Last Sunday, I took a rather whimsical trip. I got on a train and travelled for two hours to Stockholm with only one destination in mind – the Modern Art Museum, which is hosting a Pablo Picasso and Marcel Duchamp exhibition, He Was Wrong (what a delightfully ambiguous title, isn’t it?).
Now, you may not know this about me, but I love modern art. I don’t know exactly why, I just like staring at it. But this exhibition unexpectedly provided me with a bit of an insight into that, actually.
I must confess that I was slightly disappointed at first, seeing the proportions of the exhibition, which was comprised of two rather small chambers – one for Picasso and one for Duchamp. The reason for the smallness of the Duchamp section became clear to me when I read his quote on a wall: “I only made thirteen of them [readymades] during my life, so it’s not much of an occupation”. And I actually ended up spending two hours in those two small rooms, circling back to my favourite pieces multiple times, staring at them for ten minutes at a time, glad that I came alone, because I wouldn’t have felt well knowing that my companion was getting bored. So, there you go.
A cause of another slight rush of disappointment came when I noted that most (if not all) works of art in Duchamp’s room were labeled “replica”. However, the guide explained how most of Duchamp’s works had been either lost or destroyed, as apparently sometimes even the author himself didn’t consider them art. Also, Duchamp himself actually didn’t mind replicas of his works exhibited around the world.
Then I spent ten minutes staring at the replica of the very first readymade he ever constructed – an upside-down bicycle wheel mounted on a stool. It was fun – I had to keep restraining myself from turning the wheel (a small sign read “Please do not touch the artwork”) and it kept occurring to me that I wasn’t looking at a wheel or a stool – both of those things had lost their original functions.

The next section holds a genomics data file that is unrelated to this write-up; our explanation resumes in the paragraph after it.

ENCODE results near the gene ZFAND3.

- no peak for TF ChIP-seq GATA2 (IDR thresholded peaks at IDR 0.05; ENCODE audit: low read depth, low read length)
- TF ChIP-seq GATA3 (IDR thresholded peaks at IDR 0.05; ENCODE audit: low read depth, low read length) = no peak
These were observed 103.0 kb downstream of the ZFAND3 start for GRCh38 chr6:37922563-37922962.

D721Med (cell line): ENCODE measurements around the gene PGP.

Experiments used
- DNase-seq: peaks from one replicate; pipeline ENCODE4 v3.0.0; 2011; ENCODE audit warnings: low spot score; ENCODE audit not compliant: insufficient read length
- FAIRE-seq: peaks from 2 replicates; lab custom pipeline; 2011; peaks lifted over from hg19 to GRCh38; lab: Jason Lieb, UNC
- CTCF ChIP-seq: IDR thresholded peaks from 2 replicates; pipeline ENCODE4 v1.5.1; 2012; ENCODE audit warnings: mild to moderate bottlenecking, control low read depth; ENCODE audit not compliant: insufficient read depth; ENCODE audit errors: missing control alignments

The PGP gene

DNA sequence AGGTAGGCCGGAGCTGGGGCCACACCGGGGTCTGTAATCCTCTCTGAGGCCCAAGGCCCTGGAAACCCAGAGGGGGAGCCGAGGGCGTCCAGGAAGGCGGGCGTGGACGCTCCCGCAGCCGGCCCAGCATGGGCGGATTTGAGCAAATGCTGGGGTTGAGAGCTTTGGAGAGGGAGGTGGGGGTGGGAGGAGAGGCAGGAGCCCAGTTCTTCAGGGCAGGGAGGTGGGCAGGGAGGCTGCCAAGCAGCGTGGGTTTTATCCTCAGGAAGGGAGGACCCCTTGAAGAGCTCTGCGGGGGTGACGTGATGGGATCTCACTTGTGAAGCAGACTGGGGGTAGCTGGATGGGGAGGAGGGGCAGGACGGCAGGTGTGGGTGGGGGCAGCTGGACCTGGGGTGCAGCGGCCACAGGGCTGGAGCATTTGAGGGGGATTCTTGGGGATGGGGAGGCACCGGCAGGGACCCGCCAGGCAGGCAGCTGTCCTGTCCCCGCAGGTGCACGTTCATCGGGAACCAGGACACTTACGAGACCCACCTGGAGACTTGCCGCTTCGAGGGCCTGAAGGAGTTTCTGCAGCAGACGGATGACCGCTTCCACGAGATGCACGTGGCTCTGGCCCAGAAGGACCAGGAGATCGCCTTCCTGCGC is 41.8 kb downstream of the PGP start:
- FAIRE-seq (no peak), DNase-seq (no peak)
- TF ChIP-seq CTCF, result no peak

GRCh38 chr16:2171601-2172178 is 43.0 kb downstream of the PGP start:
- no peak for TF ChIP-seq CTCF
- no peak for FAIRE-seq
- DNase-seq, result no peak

At some point, I realised why I like it so much – because it’s almost like science. Or maybe not. Maybe it’s the other way around, and I like science so much because it’s almost like art. I doubt I’ll ever know. Anyway. A scientist analyses a little part of the world and then s/he can either record it or s/he can go a little further and try and find if s/he can use something already in existance to make something new. For instance, we can make tiny boxes out of DNA to put drugs into them and deliver to the parts of the body that are sick. DNA exists to help pass information about organism structure to new generations, but people take it and make it serve a new purpose. Similarly, an artist takes a wheel and a stool and by attaching the first onto the second he makes something new.
There will be people who will just walk by or even scorn that they had to pay to see something they could’ve made themselves. But the point is that they didn’t. The idea occurred to Duchamp. It doesn’t even matter that it’s only a replica. It’s still his idea. The execution isn’t that important to Duchamp (according to the guide). So, when we look at a weird bottle rack, we aren’t looking at a bottle rack (it’s not used to put bottles on it), we aren’t even looking at something Duchamp made (again, it was only a replica), we’re looking at an idea that occurred to Duchamp. I love it even more, now that I realise this.
I’ll spare your time and stop here. I’ll continue my thoughts from the Modern Art Museum next week, when I’ll already have left Sweden and will probably be swamped by mundane to-do lists as I try to catch up with the life I left at home three months ago,